- Legal fees up to $10,000
- Rates and Insurance
- Interest paid on funds borrowed to purchase your property
- Property Management fees & commission
- Repairs and maintenance (unless they improve property)
- Motor vehicle and / or travel expenses to inspect the property
- Mortgage repayment insurance
- Accounting fees
- The simplest and cheapest way to start in business.
- Any income is taxed at the progressive rates of individual tax
- Does not provide limited liability. One is personally liable for the debts of the business. Personal assets can therefore be at risk.
- Income over $70,000 is subject to a 33% tax rate.
- More than one business owner - therefore more skills, experience and management expertise available.
- Low start-up costs companies to Limited Company.
- Tax is paid at personal rates.
- No limited liability. Partners are liable (jointly and severally) for the debts of the partnership. This means that one partner is liable for debts another incurred on behalf of the partnership.
- Income distributions may be inflexible.
- No protection for partners assets which may be seized to satisfy partnership debts.
- Losses are deductible against other income, subject to certain loss offset limits.
- Once a company name is incorporated no other company can be registered with the same name.
- It is a stand-alone entity - separate from the owners.
- Provides limited liability, although most lending institutions will require personal guarantees.
- Permits splitting of dividend income to shareholders
- If the company is a 'qualifying company' dividends will either have imputation credits attached which will reduce or eliminate the individual's tax liability.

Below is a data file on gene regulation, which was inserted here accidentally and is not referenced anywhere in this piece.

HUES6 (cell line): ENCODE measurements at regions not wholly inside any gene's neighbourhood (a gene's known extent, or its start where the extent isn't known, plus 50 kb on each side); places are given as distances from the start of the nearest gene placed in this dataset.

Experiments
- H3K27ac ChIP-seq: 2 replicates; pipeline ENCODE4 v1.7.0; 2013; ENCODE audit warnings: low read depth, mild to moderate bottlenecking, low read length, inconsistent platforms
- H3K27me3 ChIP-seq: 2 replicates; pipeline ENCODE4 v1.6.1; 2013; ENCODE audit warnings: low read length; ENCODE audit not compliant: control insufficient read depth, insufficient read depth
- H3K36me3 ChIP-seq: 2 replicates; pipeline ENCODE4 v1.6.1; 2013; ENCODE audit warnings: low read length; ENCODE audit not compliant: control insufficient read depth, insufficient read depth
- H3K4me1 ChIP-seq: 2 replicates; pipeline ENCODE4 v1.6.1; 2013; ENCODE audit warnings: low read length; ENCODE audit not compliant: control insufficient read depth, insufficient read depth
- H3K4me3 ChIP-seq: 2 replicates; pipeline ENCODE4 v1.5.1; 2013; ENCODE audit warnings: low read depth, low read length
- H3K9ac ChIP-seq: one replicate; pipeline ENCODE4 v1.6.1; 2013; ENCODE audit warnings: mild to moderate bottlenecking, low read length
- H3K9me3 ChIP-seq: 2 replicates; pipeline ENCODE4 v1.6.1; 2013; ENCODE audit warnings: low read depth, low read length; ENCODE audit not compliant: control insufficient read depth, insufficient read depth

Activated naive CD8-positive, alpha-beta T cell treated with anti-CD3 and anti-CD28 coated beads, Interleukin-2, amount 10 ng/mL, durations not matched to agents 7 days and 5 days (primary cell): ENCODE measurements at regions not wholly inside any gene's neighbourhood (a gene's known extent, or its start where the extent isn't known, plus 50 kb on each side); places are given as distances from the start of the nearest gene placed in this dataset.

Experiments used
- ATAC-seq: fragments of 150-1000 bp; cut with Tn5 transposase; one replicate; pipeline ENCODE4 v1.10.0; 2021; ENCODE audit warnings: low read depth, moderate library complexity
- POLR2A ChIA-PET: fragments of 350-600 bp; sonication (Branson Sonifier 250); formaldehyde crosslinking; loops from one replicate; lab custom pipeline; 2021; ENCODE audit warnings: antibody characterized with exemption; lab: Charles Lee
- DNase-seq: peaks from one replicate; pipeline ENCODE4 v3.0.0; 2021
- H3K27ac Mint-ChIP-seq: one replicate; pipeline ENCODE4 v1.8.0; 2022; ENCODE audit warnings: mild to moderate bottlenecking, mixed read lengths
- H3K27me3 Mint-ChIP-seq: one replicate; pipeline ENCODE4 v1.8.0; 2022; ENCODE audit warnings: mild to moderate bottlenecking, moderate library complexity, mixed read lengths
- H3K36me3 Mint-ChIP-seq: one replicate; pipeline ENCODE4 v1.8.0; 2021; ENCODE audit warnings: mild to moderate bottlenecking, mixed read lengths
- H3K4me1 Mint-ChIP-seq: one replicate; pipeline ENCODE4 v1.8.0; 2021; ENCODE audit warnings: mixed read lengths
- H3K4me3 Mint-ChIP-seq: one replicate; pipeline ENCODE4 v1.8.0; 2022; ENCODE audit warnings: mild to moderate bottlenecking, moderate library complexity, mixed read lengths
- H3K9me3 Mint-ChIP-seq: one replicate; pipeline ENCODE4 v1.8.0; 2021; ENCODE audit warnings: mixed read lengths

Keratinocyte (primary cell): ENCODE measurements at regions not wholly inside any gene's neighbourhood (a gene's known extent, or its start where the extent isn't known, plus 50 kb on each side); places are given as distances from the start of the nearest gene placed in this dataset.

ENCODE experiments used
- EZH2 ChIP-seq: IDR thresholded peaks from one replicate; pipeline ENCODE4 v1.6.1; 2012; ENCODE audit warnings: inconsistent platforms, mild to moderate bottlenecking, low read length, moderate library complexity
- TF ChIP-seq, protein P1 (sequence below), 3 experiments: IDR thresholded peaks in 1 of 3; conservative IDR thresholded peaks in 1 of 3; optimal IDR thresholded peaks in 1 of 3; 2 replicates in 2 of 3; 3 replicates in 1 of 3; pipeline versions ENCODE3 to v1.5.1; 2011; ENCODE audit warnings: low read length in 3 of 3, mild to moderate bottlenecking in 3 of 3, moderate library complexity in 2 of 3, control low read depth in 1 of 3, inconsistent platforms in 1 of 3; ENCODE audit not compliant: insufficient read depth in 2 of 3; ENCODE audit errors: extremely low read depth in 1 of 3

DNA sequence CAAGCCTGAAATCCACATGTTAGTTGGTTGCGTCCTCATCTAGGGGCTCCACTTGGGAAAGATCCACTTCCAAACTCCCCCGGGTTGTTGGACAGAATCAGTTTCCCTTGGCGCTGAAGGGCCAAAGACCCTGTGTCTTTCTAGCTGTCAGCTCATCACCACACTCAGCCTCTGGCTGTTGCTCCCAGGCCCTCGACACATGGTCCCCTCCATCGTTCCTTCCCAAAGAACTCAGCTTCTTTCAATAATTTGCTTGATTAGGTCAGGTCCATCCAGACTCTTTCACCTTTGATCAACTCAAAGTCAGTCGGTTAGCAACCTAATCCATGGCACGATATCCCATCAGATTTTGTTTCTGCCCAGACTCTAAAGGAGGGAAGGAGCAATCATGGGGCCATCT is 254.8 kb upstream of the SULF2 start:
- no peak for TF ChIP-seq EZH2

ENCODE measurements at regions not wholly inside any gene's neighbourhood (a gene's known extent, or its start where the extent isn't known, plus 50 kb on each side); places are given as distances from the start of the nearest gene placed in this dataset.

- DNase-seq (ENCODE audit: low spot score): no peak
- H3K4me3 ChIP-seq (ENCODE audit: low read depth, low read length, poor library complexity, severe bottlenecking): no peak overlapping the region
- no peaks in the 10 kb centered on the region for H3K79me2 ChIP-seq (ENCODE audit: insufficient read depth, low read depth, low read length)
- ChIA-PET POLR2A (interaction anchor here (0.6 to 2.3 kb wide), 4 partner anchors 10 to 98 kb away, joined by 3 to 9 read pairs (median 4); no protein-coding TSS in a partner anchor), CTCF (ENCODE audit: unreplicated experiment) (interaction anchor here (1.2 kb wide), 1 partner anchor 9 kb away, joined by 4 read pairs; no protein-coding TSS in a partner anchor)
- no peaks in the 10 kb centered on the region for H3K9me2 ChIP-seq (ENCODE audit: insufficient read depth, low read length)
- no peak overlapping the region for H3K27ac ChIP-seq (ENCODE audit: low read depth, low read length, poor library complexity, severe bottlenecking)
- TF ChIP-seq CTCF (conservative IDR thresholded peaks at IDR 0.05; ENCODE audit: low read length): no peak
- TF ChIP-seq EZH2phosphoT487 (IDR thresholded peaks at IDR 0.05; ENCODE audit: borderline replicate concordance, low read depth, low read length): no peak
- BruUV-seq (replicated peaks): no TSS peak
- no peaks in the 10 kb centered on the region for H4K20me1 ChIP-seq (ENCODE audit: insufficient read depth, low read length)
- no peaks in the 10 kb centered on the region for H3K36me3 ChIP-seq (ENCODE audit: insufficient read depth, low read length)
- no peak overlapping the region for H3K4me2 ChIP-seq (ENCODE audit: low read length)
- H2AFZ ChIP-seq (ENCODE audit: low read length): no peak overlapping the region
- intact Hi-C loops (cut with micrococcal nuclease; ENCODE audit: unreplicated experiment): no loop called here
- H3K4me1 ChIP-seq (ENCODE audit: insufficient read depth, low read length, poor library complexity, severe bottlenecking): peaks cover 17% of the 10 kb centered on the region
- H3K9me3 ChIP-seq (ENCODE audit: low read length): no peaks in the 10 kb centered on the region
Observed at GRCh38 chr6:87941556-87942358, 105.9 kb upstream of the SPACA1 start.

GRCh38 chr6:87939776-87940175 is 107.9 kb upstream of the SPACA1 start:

- If the company is also a 'loss attributing qualifying company' tax losses can be attributed to shareholders.
- Does not protect directors from personal liability. If a director continued trading when the company was insolvent one can be held to be personally liable for the debts of the company.
- Costs of establishing and administering are higher.
- Business losses have to remain in the company unless the company is an LTC.
Sole-traders and partnerships may have to run logbooks if the vehicle they use for business is also used for private running. A logbook is required to be kept for 3 months every 3 years. You start with the kilometres at the start of the 3 month period then record the number km travelled that day and the reason for the trip. At the end of 3 months the total private km divided by the total km travelled during that time will give you the private use percentage eg.
If your situation changes within the 3 year period after that then you will need to do another log book. Companies do not have to do a log book, they are liable for FBT instead. Shareholders are deemed to be employees of the company and are therefore subject to FBT for cars available for private running.